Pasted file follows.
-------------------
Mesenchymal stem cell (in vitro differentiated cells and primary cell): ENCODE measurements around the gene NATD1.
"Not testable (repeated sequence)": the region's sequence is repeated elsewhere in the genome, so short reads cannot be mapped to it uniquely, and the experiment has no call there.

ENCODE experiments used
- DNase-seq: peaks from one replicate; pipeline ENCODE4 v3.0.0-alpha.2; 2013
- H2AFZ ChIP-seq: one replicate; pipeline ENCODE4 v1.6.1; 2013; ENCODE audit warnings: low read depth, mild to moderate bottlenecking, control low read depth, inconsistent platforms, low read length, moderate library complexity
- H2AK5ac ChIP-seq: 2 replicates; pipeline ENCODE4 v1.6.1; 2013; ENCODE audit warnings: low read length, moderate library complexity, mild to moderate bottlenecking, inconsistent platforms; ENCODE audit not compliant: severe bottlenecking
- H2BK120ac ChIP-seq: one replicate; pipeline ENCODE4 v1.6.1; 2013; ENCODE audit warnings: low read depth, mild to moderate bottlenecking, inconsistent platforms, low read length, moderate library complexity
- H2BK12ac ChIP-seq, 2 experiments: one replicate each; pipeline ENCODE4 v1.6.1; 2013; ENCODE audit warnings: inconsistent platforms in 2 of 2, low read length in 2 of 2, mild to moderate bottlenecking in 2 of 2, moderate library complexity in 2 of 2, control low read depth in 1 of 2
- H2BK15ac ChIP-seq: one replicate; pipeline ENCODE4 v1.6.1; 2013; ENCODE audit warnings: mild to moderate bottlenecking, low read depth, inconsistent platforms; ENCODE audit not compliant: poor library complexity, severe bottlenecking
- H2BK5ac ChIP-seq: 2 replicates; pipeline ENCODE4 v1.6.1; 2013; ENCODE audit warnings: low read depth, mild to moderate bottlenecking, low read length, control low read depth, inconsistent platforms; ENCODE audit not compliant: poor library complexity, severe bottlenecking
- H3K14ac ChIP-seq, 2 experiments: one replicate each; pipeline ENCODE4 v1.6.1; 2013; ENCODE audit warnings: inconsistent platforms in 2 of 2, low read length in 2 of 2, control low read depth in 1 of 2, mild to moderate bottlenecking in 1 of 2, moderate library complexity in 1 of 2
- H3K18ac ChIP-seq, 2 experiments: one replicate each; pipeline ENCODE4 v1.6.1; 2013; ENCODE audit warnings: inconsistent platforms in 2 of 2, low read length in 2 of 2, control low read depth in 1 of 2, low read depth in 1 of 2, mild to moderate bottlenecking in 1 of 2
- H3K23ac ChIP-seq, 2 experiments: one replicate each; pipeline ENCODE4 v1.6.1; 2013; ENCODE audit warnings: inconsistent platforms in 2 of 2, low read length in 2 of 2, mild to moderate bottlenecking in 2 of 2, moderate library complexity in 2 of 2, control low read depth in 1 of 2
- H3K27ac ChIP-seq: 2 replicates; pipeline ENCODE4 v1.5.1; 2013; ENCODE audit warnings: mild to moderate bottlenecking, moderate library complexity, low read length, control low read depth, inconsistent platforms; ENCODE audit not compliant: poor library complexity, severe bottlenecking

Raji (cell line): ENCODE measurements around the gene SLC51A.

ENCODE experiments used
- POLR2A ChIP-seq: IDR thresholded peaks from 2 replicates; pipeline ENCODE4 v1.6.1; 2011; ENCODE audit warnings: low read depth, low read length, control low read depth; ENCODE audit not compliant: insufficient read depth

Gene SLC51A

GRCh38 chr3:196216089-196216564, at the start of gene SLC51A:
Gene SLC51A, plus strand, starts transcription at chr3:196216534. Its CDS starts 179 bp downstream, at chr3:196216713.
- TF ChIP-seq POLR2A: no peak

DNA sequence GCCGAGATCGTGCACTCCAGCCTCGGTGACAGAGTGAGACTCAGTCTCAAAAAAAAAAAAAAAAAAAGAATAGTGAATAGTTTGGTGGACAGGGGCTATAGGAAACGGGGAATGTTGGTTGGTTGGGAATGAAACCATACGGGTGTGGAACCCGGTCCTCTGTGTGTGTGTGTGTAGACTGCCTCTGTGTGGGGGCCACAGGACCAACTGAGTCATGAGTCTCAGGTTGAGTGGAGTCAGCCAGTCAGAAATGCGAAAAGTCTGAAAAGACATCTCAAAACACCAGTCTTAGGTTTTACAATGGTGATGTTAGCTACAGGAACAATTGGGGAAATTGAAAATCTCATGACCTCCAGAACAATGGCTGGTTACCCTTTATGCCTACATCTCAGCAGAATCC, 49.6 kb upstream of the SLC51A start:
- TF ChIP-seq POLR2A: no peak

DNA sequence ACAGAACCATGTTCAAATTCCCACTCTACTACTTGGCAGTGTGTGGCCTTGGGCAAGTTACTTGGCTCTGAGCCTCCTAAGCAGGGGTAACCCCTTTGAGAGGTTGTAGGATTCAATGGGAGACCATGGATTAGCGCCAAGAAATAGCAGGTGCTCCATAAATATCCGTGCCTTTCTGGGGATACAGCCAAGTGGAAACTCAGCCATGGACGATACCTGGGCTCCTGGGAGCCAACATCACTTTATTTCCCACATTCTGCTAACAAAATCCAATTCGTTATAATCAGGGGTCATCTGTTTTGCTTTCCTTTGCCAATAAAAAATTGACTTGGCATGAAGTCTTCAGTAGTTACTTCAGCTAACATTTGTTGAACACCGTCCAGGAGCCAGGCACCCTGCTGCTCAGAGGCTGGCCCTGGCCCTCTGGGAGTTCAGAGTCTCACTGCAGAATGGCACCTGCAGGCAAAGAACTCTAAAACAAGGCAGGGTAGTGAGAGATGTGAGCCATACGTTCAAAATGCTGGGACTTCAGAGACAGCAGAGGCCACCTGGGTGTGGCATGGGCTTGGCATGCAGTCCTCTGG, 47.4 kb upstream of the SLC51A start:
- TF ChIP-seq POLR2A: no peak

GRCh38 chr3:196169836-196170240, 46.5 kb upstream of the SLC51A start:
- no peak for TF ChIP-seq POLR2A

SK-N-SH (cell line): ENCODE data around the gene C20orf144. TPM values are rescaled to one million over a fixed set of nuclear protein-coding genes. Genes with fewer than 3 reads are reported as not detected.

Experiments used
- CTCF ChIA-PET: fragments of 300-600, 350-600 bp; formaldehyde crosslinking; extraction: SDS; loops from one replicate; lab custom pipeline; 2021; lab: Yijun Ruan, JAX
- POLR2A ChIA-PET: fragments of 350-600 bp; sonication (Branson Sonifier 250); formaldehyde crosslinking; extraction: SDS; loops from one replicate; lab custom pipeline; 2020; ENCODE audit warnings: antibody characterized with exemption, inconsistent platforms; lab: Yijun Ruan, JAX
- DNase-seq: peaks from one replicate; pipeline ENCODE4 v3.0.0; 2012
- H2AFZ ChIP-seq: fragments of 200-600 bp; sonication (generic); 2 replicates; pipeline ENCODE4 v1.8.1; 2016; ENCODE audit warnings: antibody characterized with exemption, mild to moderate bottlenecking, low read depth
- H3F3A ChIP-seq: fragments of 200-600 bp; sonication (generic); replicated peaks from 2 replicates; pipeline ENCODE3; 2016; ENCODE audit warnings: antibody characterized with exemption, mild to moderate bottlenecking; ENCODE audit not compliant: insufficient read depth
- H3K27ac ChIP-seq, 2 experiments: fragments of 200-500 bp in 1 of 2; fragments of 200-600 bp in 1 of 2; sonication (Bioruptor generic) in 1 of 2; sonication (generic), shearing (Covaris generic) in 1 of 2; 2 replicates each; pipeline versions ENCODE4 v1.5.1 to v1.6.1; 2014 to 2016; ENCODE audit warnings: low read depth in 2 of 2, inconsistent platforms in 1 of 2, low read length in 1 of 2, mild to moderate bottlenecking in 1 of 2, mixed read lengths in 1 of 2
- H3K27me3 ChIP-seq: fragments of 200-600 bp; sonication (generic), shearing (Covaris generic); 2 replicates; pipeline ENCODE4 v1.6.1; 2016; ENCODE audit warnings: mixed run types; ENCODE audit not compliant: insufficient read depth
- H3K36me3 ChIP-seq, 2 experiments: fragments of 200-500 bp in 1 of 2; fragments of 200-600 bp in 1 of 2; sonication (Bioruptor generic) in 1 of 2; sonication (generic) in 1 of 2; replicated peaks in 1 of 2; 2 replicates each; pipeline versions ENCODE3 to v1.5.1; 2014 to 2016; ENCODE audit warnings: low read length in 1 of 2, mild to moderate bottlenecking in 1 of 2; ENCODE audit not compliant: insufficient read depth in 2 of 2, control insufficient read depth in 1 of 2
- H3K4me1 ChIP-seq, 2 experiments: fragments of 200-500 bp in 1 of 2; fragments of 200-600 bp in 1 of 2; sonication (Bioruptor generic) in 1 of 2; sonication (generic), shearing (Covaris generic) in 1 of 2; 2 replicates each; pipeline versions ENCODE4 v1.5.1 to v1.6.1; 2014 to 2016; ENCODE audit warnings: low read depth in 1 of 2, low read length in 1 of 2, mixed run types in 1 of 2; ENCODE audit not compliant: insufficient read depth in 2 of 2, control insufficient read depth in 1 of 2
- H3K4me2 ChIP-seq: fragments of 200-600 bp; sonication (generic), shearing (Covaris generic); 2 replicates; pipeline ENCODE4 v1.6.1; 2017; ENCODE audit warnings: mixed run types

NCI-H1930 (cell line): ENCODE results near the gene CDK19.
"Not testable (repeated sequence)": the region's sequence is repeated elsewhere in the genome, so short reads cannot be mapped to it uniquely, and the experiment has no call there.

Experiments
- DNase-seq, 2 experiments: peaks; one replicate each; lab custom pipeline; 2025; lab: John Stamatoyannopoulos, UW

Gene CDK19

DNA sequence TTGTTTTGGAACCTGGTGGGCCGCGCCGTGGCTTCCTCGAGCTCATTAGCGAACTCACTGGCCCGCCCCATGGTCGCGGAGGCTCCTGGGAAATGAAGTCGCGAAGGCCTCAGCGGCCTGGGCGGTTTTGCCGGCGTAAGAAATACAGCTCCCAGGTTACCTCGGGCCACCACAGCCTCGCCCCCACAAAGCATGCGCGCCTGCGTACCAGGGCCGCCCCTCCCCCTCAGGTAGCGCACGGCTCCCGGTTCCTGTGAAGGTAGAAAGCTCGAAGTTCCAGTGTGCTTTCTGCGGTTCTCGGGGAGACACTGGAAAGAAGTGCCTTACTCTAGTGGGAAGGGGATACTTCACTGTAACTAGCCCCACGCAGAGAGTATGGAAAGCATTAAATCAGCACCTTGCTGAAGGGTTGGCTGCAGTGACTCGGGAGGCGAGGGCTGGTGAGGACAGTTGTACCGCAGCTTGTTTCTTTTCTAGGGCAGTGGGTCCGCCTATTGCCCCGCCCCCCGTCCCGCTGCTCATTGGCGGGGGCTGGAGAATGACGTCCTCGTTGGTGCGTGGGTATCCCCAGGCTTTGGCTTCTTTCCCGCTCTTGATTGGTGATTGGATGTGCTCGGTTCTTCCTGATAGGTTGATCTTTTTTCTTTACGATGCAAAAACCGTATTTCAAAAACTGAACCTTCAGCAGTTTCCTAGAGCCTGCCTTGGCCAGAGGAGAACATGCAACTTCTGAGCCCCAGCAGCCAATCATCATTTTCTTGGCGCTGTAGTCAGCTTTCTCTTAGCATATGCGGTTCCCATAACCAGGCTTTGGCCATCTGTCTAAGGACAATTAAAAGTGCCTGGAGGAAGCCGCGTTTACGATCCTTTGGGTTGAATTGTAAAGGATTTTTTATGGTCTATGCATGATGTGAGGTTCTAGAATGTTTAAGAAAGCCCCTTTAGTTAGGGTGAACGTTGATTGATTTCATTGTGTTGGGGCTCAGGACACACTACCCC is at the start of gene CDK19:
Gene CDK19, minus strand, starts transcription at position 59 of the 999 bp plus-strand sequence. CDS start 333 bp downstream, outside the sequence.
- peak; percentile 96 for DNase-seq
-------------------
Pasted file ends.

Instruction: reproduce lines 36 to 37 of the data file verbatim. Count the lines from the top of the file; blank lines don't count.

- H3K27me3 ChIP-seq: fragments of 200-600 bp; sonication (generic), shearing (Covaris generic); 2 replicates; pipeline ENCODE4 v1.6.1; 2016; ENCODE audit warnings: mixed run types; ENCODE audit not compliant: insufficient read depth
- H3K36me3 ChIP-seq, 2 experiments: fragments of 200-500 bp in 1 of 2; fragments of 200-600 bp in 1 of 2; sonication (Bioruptor generic) in 1 of 2; sonication (generic) in 1 of 2; replicated peaks in 1 of 2; 2 replicates each; pipeline versions ENCODE3 to v1.5.1; 2014 to 2016; ENCODE audit warnings: low read length in 1 of 2, mild to moderate bottlenecking in 1 of 2; ENCODE audit not compliant: insufficient read depth in 2 of 2, control insufficient read depth in 1 of 2